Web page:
On lobbying: “It’s a necessary and important part of American democracy. Everyone has the right to petition the government. I’m sure FAU has a lobbyist — school teachers, plumbers, everyone does. It’s a very honorable profession that operates very quietly. Their job is to present and educate and persuade for who they represent, like a lawyer in the courtroom. And if they misuse that, they’re never welcome again in the office.”

On credit unions: “They’re not-for-profit, the good guys in the industry. They weathered this economic storm — unlike banks and other institutions — without any federal bailouts, and were one of the only institutions that didn’t need help during the Great Depression. They’re not out to gouge anybody, and really help the people. What we need is an FAU credit union.” (Though Mica mentioned that BankAtlantic CEO Alan Levan is “a good guy.”)

On being confused with his brother, Congressman John Mica: “We look alike and we’re less than a year apart, so people have always confused us. The first time I was elected in office, the Miami Herald ran a big color picture that said “Dan Mica,” but it was a picture of my brother. Everybody has confused us, from Capitol police, congressmen, people at church. The last time I saw President George Bush [Sr.] at the White House, he came over with a puzzled look on his face and said, ‘Are you you, or are you the other one?'”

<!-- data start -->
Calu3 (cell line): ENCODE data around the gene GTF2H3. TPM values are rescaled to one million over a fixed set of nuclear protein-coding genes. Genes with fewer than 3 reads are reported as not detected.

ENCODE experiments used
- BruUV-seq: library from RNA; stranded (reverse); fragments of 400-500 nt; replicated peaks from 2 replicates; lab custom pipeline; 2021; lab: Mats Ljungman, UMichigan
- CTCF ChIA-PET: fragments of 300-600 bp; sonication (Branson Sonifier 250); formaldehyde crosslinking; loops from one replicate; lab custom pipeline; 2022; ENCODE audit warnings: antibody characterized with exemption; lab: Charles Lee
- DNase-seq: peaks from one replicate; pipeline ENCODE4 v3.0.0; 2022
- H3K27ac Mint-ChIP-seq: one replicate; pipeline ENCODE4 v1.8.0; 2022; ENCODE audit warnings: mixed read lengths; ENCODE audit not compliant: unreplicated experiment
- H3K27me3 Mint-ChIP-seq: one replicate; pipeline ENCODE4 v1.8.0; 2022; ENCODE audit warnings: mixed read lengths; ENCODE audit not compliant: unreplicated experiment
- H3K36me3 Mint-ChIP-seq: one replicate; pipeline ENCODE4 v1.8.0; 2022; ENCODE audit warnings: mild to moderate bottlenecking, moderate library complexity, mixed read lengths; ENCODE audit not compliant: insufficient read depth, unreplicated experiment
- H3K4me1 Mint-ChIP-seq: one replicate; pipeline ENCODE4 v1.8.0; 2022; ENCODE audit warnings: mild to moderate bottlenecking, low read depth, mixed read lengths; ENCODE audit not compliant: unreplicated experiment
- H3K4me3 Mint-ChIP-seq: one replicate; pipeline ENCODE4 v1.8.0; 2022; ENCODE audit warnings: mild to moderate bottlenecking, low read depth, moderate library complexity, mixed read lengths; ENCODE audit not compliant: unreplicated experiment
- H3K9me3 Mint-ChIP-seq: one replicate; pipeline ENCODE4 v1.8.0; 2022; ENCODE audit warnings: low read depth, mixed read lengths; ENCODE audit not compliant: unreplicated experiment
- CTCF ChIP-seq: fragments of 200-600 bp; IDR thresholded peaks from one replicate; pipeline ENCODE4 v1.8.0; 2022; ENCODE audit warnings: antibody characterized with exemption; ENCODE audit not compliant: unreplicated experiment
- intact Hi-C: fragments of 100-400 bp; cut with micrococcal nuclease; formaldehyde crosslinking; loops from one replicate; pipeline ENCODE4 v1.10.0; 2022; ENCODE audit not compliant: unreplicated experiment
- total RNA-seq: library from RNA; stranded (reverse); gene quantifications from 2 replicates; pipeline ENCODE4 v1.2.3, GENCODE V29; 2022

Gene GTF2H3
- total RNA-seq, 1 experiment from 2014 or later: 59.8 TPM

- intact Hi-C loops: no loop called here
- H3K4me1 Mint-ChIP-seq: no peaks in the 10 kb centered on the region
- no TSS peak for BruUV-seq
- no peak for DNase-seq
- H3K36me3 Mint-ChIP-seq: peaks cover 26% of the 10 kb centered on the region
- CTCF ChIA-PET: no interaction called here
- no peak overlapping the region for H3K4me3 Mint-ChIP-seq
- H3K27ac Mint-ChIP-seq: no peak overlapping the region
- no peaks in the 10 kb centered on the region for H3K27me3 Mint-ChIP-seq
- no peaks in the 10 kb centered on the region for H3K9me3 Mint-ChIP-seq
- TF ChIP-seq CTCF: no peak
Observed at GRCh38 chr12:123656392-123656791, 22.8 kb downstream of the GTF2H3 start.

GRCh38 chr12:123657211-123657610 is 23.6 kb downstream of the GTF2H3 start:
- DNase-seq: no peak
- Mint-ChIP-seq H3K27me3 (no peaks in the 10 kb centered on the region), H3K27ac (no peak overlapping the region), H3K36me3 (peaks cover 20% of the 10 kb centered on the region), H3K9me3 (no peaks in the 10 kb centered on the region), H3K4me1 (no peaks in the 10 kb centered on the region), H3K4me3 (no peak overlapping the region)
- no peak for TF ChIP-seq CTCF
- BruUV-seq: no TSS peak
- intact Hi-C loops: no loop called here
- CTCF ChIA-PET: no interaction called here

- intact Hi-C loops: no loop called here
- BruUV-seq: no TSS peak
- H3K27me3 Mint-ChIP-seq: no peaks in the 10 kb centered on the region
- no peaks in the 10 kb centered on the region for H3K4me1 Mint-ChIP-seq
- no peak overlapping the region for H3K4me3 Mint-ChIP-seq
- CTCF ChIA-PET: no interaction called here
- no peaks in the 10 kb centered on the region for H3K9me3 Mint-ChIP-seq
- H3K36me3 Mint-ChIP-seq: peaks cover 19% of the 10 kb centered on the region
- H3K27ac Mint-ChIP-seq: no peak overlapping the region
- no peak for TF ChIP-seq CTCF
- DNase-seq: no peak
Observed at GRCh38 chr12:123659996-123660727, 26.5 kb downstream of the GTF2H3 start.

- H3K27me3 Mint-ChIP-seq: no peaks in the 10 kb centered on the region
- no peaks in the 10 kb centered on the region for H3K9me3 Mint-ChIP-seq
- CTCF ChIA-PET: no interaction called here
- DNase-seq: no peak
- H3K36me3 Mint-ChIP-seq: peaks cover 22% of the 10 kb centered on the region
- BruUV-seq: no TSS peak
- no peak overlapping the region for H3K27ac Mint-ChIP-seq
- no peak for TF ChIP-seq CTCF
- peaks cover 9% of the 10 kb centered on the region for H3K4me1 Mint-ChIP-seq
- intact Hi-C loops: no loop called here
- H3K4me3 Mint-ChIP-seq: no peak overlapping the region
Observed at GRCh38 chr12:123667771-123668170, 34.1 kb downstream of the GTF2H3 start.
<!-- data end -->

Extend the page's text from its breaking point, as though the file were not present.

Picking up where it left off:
On FAU: “There’s a very special place in my heart for FAU. I met my wife there in the library, and many of my best friends. … And [at the Credit Union National Association] we didn’t give bonuses to our staff last year, and I turned one down — I didn’t think I should get one if the staff didn’t get them — and they asked if there was anything else they could do. So I asked them to make a small donation to FAU in my name, and I think they did give $50,000.”

On the first-ever SG election: “I think there was a whole list of folks that ran – I remember Barry Wax [who became The Atlantic Sun’s first editor-in-chief] and Larry Lurie [who became Mica’s assistant and adviser], but all of them became friends and they served on different committees.  I included them in the first committees to the extent I could. . It was a good campaign and it was fun — we made ‘I’m for Mica’ buttons with a rubber stamp and contact paper, and my opponents would wear them upside down on their behinds.”

On the most interesting person he ever met (other than his wife): “I’ve met most of the world leaders over a decade and it was fascinating and educational. Probably the one I just chuckle at, because it was such a fun experience: My wife and I were in the royal entourage when Lady Diana and Prince Charles were in Palm Beach County, and there was some dancing in the evening. My wife and I were dancing next to the royal couple, and I said ‘when the music stops I’ll ask her to dance.’ I did, and we talked about Jimmy Buffet and it was quite fun. I was later told I probably shouldn’t have done that.”

On the uprisings in Egypt and Tunisia: “I would say it’s the first kind of Internet revolution in this new century and it shows you the power of information. Some people say information and the press are as powerful as any other weapon. After I left the Congress, I was appointed by George Bush [Sr.] to Radio Free Europe’s board, and in my travels through the Soviet Bloc countries I heard story after story about how that gave them help and hope and how it spurred Poland and other countries with factual information and the idea to exchange ideas. The march is on towards the free flow of information, and it’s going to be harder and harder for rulers who keep people in the dark to maintain control.”